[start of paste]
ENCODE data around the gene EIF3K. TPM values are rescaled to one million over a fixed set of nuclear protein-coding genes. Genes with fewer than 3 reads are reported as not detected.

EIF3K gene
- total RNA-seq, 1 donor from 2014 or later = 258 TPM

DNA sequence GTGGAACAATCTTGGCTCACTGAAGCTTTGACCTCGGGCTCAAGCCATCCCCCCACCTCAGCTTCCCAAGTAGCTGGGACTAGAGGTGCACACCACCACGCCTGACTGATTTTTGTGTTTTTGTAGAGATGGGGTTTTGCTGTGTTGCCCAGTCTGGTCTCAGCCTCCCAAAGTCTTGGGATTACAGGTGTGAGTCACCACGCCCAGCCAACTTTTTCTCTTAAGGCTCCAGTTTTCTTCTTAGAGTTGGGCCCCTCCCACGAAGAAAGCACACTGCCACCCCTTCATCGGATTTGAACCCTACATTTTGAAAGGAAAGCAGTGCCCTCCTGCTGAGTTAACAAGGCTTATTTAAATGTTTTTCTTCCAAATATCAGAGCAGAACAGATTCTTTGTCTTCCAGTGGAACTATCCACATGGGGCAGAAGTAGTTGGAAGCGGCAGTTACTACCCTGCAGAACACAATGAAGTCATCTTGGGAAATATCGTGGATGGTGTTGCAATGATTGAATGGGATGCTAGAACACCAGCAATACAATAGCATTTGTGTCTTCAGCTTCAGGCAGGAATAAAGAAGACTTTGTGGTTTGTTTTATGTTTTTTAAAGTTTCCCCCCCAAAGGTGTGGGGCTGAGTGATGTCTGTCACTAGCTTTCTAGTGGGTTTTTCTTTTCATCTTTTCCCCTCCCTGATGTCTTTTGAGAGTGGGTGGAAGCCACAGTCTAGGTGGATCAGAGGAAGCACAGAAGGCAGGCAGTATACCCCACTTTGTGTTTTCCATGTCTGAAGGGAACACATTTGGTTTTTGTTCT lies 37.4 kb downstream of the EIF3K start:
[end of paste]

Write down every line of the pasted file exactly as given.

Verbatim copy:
ENCODE data around the gene EIF3K. TPM values are rescaled to one million over a fixed set of nuclear protein-coding genes. Genes with fewer than 3 reads are reported as not detected.

EIF3K gene
- total RNA-seq, 1 donor from 2014 or later = 258 TPM

DNA sequence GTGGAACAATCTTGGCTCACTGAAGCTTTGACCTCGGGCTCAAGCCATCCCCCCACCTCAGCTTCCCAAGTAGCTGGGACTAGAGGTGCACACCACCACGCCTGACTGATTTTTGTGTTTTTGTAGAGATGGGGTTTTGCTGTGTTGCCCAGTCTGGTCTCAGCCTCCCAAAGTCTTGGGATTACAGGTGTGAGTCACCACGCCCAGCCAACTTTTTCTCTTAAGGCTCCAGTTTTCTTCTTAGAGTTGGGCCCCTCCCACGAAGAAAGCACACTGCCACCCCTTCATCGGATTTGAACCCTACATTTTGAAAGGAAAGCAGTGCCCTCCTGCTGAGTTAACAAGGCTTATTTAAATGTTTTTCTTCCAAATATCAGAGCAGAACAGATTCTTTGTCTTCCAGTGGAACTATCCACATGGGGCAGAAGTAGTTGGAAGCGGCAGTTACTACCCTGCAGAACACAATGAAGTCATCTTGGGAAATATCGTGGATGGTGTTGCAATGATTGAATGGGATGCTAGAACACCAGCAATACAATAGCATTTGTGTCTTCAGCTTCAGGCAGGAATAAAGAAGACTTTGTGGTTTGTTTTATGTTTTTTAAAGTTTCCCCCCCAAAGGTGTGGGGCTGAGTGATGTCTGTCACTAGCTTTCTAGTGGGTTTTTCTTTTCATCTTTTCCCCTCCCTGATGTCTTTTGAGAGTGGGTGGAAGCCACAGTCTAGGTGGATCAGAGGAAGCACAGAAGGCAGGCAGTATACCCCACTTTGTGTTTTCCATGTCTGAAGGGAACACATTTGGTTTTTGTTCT lies 37.4 kb downstream of the EIF3K start: